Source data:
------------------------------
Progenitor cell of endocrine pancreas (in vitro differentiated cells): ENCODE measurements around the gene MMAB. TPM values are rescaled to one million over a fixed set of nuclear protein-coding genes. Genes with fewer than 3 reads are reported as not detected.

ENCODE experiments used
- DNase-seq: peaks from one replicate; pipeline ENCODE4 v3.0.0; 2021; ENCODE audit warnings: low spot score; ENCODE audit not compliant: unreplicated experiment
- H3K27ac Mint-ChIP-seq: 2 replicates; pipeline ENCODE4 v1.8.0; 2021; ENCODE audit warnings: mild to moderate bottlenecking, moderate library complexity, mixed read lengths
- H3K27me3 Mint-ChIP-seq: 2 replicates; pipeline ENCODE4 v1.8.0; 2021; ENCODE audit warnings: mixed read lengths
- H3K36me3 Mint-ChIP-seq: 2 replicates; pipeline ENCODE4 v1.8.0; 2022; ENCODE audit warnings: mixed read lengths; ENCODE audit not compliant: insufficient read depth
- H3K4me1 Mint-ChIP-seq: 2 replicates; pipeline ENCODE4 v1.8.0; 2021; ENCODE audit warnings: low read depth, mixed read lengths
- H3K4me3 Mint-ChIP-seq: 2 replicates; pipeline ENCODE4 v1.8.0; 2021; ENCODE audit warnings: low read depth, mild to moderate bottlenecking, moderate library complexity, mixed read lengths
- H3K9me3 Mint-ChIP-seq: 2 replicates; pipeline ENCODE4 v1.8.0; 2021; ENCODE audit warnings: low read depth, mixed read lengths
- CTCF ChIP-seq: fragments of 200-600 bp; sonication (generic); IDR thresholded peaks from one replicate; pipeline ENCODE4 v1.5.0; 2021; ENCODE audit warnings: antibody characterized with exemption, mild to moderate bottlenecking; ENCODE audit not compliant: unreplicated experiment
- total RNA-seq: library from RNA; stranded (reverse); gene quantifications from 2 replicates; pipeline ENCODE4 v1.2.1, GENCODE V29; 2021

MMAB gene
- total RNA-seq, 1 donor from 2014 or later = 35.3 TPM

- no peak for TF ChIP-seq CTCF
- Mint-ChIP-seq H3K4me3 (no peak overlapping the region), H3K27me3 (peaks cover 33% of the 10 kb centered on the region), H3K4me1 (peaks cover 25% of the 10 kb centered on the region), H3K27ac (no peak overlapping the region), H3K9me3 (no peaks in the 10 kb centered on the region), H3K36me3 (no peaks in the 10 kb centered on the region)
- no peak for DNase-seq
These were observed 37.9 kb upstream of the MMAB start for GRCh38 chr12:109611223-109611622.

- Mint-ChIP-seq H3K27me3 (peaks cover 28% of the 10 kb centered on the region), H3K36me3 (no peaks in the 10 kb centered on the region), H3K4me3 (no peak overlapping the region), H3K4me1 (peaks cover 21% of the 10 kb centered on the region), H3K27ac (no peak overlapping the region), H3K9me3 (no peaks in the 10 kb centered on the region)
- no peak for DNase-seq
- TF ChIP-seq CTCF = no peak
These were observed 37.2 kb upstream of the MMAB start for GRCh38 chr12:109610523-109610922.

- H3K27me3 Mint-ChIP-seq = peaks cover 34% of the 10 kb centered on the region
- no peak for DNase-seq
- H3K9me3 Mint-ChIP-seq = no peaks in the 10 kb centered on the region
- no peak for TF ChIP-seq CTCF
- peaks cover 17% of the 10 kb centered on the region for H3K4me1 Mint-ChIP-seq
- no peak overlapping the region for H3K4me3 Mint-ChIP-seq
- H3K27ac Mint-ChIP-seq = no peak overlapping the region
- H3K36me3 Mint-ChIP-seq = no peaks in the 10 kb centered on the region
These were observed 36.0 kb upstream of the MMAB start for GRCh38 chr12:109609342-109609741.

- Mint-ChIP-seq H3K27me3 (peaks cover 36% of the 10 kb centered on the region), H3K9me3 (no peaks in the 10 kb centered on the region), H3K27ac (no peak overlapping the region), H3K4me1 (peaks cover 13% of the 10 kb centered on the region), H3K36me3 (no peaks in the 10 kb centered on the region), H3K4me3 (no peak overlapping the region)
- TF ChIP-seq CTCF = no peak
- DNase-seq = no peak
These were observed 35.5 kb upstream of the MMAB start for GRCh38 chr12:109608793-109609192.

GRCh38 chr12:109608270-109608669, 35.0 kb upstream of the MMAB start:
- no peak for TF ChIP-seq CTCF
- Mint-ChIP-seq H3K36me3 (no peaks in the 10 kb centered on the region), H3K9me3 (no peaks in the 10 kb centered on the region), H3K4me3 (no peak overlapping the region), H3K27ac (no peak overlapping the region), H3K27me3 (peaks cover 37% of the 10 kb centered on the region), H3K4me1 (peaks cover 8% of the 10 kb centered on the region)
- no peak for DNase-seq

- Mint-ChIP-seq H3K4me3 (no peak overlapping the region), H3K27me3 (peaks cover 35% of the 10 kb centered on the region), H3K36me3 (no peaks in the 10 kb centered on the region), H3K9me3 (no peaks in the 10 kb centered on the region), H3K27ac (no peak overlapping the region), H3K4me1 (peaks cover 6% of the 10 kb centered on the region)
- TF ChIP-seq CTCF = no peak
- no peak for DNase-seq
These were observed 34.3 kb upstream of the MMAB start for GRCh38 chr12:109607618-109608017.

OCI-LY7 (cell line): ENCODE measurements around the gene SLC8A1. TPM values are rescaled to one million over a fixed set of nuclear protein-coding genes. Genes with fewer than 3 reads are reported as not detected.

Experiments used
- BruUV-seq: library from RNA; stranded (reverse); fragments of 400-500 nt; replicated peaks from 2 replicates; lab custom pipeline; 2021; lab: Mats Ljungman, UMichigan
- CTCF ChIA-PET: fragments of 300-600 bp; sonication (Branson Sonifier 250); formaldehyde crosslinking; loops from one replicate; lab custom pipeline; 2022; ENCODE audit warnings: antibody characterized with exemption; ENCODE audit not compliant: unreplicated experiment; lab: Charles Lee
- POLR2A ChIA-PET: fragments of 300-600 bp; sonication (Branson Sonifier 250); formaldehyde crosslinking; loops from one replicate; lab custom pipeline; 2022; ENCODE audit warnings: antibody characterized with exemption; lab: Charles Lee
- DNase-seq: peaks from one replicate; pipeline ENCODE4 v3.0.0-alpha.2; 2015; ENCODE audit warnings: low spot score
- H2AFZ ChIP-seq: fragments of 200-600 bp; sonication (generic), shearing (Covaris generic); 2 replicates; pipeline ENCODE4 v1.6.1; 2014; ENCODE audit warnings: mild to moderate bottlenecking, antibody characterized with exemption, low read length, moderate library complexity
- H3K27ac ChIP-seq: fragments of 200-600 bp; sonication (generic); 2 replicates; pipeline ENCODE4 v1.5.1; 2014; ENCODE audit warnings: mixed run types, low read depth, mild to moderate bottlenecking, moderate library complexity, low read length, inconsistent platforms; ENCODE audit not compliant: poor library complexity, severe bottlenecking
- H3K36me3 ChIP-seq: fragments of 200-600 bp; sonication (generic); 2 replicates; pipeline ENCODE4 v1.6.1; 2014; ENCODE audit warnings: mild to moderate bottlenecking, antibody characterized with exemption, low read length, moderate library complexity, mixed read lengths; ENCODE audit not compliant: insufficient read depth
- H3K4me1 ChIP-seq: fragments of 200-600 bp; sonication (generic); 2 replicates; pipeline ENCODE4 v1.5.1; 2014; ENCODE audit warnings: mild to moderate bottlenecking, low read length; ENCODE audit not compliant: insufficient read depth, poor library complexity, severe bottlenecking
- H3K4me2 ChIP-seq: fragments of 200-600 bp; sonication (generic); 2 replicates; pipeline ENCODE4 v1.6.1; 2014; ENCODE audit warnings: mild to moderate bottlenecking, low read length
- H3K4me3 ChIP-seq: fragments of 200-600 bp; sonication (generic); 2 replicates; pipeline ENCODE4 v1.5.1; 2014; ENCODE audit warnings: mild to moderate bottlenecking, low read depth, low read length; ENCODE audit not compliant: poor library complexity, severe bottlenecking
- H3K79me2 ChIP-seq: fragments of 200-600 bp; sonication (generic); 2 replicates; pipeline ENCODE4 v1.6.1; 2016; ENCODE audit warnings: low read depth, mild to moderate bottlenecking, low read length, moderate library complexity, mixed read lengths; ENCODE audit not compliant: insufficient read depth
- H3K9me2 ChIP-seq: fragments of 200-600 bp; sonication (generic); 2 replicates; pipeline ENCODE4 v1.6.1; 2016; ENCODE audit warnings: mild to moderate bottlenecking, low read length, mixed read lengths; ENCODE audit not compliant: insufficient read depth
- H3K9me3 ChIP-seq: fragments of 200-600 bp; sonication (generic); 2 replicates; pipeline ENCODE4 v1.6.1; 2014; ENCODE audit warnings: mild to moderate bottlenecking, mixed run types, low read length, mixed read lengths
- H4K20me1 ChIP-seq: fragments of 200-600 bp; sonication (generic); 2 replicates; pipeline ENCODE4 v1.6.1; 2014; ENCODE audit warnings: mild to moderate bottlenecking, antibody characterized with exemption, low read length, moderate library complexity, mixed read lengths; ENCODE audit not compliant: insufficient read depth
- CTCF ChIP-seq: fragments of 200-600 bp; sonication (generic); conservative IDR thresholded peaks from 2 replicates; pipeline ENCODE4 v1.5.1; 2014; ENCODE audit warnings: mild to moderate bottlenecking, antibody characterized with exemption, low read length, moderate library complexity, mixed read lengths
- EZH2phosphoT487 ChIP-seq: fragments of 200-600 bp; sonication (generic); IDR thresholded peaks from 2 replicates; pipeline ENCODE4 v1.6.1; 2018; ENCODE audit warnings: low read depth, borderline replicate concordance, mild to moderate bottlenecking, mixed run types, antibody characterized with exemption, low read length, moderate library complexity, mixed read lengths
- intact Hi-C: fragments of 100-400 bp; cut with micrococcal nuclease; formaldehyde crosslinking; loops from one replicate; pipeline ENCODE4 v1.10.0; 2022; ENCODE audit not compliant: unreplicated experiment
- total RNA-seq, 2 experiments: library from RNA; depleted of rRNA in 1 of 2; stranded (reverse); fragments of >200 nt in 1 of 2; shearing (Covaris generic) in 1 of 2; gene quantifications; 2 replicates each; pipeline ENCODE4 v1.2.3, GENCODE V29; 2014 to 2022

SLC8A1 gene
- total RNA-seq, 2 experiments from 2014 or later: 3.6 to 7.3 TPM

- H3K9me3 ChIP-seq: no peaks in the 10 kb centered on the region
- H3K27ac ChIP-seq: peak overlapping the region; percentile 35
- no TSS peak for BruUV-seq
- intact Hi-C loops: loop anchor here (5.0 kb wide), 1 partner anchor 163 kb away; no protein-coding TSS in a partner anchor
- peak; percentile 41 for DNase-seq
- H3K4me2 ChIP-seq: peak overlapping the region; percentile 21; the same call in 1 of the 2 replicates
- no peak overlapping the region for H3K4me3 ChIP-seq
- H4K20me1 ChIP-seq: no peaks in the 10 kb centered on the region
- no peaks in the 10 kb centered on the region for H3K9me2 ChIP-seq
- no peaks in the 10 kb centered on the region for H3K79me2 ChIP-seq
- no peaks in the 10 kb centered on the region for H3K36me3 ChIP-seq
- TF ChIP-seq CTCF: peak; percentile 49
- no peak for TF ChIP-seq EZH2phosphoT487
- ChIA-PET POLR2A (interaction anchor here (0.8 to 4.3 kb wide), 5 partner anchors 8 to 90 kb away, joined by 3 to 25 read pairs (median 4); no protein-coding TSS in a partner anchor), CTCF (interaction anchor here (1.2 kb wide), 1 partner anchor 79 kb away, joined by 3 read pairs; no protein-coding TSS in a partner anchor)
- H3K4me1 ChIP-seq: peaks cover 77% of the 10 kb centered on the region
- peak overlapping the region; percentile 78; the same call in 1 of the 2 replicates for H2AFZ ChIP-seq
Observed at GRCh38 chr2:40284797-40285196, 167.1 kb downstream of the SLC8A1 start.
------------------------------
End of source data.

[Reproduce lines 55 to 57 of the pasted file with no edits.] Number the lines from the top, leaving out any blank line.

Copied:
- H3K79me2 ChIP-seq: fragments of 200-600 bp; sonication (generic); 2 replicates; pipeline ENCODE4 v1.6.1; 2016; ENCODE audit warnings: low read depth, mild to moderate bottlenecking, low read length, moderate library complexity, mixed read lengths; ENCODE audit not compliant: insufficient read depth
- H3K9me2 ChIP-seq: fragments of 200-600 bp; sonication (generic); 2 replicates; pipeline ENCODE4 v1.6.1; 2016; ENCODE audit warnings: mild to moderate bottlenecking, low read length, mixed read lengths; ENCODE audit not compliant: insufficient read depth
- H3K9me3 ChIP-seq: fragments of 200-600 bp; sonication (generic); 2 replicates; pipeline ENCODE4 v1.6.1; 2014; ENCODE audit warnings: mild to moderate bottlenecking, mixed run types, low read length, mixed read lengths